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Algeria Sends Official to Niger for Talks After Coup

Algeria said it sent a high-ranking official to Niger on Thursday as part of its diplomatic push in the aftermath of a military coup in the neighboring country.

The Algerian Foreign Ministry’s secretary-general, Lounes Magramane, “will be visiting” Niger, the ministry said on X, formerly known as Twitter.

It comes a day after Algerian Foreign Minister Ahmed Attaf began a tour of West African countries in a bid to find a solution in Niger, where Algiers opposes any military intervention following the coup.

The West African bloc ECOWAS has threatened to use force to reinstate Niger’s elected president, Mohammed Bazoum, who was detained by the armed forces on July 26.

Magramane’s visit was another step in Algiers’ “unceasing efforts … to contribute to a peaceful solution to the crisis in Niger, avoiding increased risks for this neighbouring and brotherly country and for the entire region,” the Algerian Foreign Ministry said.

The diplomat was due to hold a “series of meeting with figures and high officials” in Niger, it added.

Algeria, which shares a 1,000-km southern land border with Niger, has previously cautioned against a military solution, which President Abdelmadjid Tebboune said would be “a direct threat” to his country.

He stressed “there will be no solution without us (Algeria). We are the first people affected.”

Algeria — Africa’s largest country — also shares borders with Libya and Mali, both in the throes of years-long conflicts.

Niger is the fourth nation in West Africa since 2020 to suffer a coup, following Burkina Faso, Guinea and Mali.

The juntas in Burkina Faso and Mali have said that any military intervention in their neighbor would be considered a “declaration of war” against their countries.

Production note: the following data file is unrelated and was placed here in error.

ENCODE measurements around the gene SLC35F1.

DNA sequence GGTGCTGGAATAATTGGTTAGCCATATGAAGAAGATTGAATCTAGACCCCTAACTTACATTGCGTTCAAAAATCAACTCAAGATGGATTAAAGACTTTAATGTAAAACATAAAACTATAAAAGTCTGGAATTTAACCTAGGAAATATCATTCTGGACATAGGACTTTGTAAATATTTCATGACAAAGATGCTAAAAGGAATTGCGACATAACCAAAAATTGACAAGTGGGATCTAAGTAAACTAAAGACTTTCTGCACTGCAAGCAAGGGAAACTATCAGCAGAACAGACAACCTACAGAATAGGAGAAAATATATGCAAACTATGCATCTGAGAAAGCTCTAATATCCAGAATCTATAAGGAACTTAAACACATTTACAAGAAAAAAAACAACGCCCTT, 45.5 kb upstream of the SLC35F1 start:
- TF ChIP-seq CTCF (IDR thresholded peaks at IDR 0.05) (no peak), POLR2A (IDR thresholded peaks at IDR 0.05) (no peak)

The West African bloc has rejected the proposal by Niger’s mutinous soldiers for a three-year transition to democratic rule, with a commissioner describing the slow timeline as a provocation.

The door for diplomacy with Niger’s junta remained open but the bloc is not going to engage in drawn-out talks that lead nowhere, said Abdel-Fatau Musah, the ECOWAS commissioner for peace and security.

“It is the belief among the ECOWAS heads of state and also the commission that the coup in Niger is one coup too many for the region and if we allow it then we are going to have a domino effect in the region and we are determined to stop it,” Musah said. 

While direct talks and backchannel negotiations are ongoing, he said the door to diplomacy wasn’t open indefinitely.

“We are not going to engage in long, drawn out haggling with these military officers … We went down that route in Mali, in Burkina Faso and elsewhere, and we are getting nowhere,” Musah said.

His comments came days after an ECOWAS delegation met the head of Niger’s military regime, Gen. Abdourahmane Tchiani.

After last week’s meetng, Musah said the ball is now in the junta’s court.

Source: Arab News